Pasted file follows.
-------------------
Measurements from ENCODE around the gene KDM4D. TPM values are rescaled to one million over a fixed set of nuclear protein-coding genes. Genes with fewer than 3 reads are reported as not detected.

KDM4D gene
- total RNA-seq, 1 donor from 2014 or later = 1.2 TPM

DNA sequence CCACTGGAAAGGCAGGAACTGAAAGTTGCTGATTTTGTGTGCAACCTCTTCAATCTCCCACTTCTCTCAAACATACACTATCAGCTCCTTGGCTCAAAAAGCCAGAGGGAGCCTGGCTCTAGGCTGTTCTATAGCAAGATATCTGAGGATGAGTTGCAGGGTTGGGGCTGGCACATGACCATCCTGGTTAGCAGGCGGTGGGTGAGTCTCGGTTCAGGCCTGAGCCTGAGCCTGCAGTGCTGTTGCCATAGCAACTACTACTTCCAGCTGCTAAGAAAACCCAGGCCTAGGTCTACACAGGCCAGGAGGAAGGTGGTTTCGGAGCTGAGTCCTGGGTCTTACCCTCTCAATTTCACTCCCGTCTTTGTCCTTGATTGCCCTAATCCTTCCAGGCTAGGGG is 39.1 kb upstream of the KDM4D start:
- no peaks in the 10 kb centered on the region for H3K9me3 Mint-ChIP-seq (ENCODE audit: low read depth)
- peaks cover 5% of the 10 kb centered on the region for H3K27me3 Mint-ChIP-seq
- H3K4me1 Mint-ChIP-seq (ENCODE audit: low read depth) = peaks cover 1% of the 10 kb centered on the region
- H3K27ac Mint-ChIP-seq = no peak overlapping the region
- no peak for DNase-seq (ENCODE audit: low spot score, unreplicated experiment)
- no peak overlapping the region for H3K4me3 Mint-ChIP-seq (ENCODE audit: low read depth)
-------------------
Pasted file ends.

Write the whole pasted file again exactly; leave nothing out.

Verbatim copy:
Measurements from ENCODE around the gene KDM4D. TPM values are rescaled to one million over a fixed set of nuclear protein-coding genes. Genes with fewer than 3 reads are reported as not detected.

KDM4D gene
- total RNA-seq, 1 donor from 2014 or later = 1.2 TPM

DNA sequence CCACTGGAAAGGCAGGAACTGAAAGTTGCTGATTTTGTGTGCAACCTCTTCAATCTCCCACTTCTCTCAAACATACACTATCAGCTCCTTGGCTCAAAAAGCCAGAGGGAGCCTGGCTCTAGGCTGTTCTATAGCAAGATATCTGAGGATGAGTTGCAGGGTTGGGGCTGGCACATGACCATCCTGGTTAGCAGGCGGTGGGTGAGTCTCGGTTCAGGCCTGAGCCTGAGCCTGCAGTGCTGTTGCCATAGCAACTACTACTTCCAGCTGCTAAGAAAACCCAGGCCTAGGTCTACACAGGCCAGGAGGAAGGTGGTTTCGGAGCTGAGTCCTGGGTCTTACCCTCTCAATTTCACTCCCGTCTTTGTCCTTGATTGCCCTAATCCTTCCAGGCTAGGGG is 39.1 kb upstream of the KDM4D start:
- no peaks in the 10 kb centered on the region for H3K9me3 Mint-ChIP-seq (ENCODE audit: low read depth)
- peaks cover 5% of the 10 kb centered on the region for H3K27me3 Mint-ChIP-seq
- H3K4me1 Mint-ChIP-seq (ENCODE audit: low read depth) = peaks cover 1% of the 10 kb centered on the region
- H3K27ac Mint-ChIP-seq = no peak overlapping the region
- no peak for DNase-seq (ENCODE audit: low spot score, unreplicated experiment)
- no peak overlapping the region for H3K4me3 Mint-ChIP-seq (ENCODE audit: low read depth)